him in person for the first time. Micah met Collin as well.
Lauren and Collin next saw each other in July, when they met
each other in Montana. Micah was not present on this trip.
During this visit, Lauren and Collin became engaged. They
were married in August, after Jason filed this action. Lauren
had never been to Alaska until August or September, after her
marriage to Collin. The first time Micah went to Alaska was
for Christmas. At trial, Lauren testified that three home
pregnancy tests had indicated she was pregnant, although she
had not yet been to a doctor.
August 5, 2015, Jason filed an application to register the
parties' California dissolution order in Nebraska. He
also filed a complaint for modification alleging that
material changes in circumstances had occurred that warranted
a modification to the decree. The alleged changes were that
Jason had moved to Nebraska to be closer to Micah; that the
parties mediated a parenting plan, and Jason had been
actively involved in Micah's life; that Lauren told Jason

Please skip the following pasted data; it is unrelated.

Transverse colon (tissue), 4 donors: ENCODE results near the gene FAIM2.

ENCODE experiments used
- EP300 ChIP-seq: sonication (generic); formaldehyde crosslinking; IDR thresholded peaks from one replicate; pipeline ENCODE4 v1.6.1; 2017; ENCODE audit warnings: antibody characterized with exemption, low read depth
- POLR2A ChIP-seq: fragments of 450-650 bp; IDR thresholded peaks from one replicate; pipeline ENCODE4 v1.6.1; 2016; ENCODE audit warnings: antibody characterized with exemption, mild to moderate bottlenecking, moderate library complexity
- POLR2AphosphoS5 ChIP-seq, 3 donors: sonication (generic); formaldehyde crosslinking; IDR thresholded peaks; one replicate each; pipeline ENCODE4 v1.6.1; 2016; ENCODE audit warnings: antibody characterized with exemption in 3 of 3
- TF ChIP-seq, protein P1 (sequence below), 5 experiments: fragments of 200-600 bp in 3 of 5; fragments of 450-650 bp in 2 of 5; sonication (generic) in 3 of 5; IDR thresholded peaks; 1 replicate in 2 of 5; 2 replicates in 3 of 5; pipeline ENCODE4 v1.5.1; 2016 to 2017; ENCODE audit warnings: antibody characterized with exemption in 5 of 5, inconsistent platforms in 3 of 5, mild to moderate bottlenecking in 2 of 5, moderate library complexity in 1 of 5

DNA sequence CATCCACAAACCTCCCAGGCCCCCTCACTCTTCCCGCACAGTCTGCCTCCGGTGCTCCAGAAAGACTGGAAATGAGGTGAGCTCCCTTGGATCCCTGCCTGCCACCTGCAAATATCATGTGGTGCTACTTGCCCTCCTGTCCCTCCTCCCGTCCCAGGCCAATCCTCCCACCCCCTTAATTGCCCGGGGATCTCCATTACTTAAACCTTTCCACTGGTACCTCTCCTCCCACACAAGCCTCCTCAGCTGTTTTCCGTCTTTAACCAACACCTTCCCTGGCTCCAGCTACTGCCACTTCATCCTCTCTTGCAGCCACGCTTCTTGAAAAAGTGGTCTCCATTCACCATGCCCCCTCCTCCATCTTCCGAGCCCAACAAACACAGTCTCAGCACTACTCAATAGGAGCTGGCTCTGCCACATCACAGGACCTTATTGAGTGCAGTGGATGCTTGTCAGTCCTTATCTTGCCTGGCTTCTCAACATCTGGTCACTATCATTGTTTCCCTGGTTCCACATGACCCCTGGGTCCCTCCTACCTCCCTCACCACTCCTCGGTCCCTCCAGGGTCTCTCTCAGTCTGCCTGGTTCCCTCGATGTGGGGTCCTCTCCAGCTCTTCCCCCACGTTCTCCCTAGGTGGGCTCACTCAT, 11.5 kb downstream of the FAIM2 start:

that she was getting married, moving to Alaska, and taking
Micah with her; that such move would substantially impact
Jason's relationship with Micah; and that the move to
Alaska is contrary to Micah's best interests. He
requested that the decree be modified to order Lauren to stay
in Nebraska with Micah or, in the alternative, to order that
Micah stay in Nebraska. If Lauren chooses to leave Nebraska,
Jason asked that custody be awarded to him. Jason also
requested an increase in the amount of his visitations
filed an answer and counterclaim on August 13, 2015. In her
counterclaim, she alleged that material changes in
circumstances had occurred to warrant modification of the
decree, in that joint legal custody was no longer in
Micah's best interests, that Lauren is remarried and
plans to relocate to Alaska, that it was in Micah's best
interests to grant Lauren permission to remove Micah from
Nebraska, and that Lauren has been responsible for providing
the daily care and the financial support for Micah since the
decree was entered. Lauren requested that the court award her
legal and physical custody of Micah, subject to reasonable
parenting time by Jason, and grant her permission to remove
Micah from Nebraska to Alaska.
trial on Jason's complaint for modification and
Lauren's counterclaim for modification, the trial court
found that Lauren had met her burden of proof as to removal